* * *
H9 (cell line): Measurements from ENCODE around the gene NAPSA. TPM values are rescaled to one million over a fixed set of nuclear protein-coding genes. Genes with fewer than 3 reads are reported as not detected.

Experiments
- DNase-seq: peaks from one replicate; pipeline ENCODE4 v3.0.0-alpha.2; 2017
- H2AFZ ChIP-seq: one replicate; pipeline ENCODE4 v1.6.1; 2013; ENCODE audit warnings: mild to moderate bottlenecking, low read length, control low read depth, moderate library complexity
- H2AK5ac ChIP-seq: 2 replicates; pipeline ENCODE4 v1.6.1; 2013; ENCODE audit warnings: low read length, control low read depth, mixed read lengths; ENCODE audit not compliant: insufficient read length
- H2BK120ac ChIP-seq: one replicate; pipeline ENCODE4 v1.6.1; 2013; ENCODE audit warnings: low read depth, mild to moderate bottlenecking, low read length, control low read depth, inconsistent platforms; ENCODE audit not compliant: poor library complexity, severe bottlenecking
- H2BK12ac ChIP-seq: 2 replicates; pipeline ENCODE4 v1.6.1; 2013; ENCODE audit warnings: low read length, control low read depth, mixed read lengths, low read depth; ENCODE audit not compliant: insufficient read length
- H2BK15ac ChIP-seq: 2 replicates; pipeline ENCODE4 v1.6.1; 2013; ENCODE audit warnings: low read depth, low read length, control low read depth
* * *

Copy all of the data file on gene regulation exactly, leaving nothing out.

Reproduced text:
H9 (cell line): Measurements from ENCODE around the gene NAPSA. TPM values are rescaled to one million over a fixed set of nuclear protein-coding genes. Genes with fewer than 3 reads are reported as not detected.

Experiments
- DNase-seq: peaks from one replicate; pipeline ENCODE4 v3.0.0-alpha.2; 2017
- H2AFZ ChIP-seq: one replicate; pipeline ENCODE4 v1.6.1; 2013; ENCODE audit warnings: mild to moderate bottlenecking, low read length, control low read depth, moderate library complexity
- H2AK5ac ChIP-seq: 2 replicates; pipeline ENCODE4 v1.6.1; 2013; ENCODE audit warnings: low read length, control low read depth, mixed read lengths; ENCODE audit not compliant: insufficient read length
- H2BK120ac ChIP-seq: one replicate; pipeline ENCODE4 v1.6.1; 2013; ENCODE audit warnings: low read depth, mild to moderate bottlenecking, low read length, control low read depth, inconsistent platforms; ENCODE audit not compliant: poor library complexity, severe bottlenecking
- H2BK12ac ChIP-seq: 2 replicates; pipeline ENCODE4 v1.6.1; 2013; ENCODE audit warnings: low read length, control low read depth, mixed read lengths, low read depth; ENCODE audit not compliant: insufficient read length
- H2BK15ac ChIP-seq: 2 replicates; pipeline ENCODE4 v1.6.1; 2013; ENCODE audit warnings: low read depth, low read length, control low read depth